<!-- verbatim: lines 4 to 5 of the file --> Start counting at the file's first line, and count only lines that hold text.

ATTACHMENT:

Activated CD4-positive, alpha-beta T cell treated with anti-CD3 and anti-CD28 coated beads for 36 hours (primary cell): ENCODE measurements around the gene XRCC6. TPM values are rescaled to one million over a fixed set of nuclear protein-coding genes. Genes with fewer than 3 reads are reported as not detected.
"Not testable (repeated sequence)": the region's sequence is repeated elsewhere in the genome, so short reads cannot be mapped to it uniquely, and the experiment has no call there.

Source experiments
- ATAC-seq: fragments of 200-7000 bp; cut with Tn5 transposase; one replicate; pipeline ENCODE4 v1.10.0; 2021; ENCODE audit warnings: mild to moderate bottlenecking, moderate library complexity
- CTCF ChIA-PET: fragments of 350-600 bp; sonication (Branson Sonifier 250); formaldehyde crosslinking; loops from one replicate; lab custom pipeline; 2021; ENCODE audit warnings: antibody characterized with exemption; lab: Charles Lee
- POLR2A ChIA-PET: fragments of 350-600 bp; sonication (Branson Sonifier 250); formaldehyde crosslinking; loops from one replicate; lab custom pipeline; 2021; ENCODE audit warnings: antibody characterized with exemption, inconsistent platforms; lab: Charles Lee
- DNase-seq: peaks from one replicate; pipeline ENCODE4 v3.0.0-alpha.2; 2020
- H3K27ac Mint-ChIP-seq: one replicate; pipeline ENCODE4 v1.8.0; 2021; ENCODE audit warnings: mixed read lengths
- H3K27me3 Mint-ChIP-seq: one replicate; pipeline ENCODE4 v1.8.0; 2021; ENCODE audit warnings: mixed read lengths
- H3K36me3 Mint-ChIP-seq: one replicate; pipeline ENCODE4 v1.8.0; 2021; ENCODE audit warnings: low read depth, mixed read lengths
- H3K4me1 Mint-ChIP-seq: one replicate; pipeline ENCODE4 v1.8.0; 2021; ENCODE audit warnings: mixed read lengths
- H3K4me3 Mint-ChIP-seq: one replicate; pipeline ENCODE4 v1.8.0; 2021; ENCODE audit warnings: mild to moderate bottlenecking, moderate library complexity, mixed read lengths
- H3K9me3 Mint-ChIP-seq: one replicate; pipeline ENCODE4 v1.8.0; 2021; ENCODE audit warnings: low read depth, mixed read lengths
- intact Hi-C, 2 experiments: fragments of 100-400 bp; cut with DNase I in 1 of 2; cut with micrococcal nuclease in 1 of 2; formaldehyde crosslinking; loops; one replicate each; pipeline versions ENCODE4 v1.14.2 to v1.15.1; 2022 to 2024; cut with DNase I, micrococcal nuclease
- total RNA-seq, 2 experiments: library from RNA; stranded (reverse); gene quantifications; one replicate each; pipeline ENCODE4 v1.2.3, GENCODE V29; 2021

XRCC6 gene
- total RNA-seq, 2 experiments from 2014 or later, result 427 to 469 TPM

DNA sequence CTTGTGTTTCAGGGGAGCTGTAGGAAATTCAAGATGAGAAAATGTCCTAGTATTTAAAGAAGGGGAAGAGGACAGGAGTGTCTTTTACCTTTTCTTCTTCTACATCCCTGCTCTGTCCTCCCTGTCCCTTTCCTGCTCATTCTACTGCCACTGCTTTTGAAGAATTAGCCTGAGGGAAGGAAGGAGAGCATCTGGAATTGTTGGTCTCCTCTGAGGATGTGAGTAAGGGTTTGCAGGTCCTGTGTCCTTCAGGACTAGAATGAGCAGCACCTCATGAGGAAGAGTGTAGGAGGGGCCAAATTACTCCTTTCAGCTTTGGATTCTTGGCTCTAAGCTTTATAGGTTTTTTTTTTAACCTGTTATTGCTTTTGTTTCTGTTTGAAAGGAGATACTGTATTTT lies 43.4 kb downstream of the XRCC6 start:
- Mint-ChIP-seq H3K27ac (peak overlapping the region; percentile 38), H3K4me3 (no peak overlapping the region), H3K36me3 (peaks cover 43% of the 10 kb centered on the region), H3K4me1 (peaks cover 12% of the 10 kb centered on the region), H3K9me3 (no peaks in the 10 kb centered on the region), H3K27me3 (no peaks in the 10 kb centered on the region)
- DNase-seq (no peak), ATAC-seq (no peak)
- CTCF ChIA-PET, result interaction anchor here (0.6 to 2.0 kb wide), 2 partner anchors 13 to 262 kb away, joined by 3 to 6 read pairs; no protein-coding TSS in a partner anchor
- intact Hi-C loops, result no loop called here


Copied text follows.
- ATAC-seq: fragments of 200-7000 bp; cut with Tn5 transposase; one replicate; pipeline ENCODE4 v1.10.0; 2021; ENCODE audit warnings: mild to moderate bottlenecking, moderate library complexity
- CTCF ChIA-PET: fragments of 350-600 bp; sonication (Branson Sonifier 250); formaldehyde crosslinking; loops from one replicate; lab custom pipeline; 2021; ENCODE audit warnings: antibody characterized with exemption; lab: Charles Lee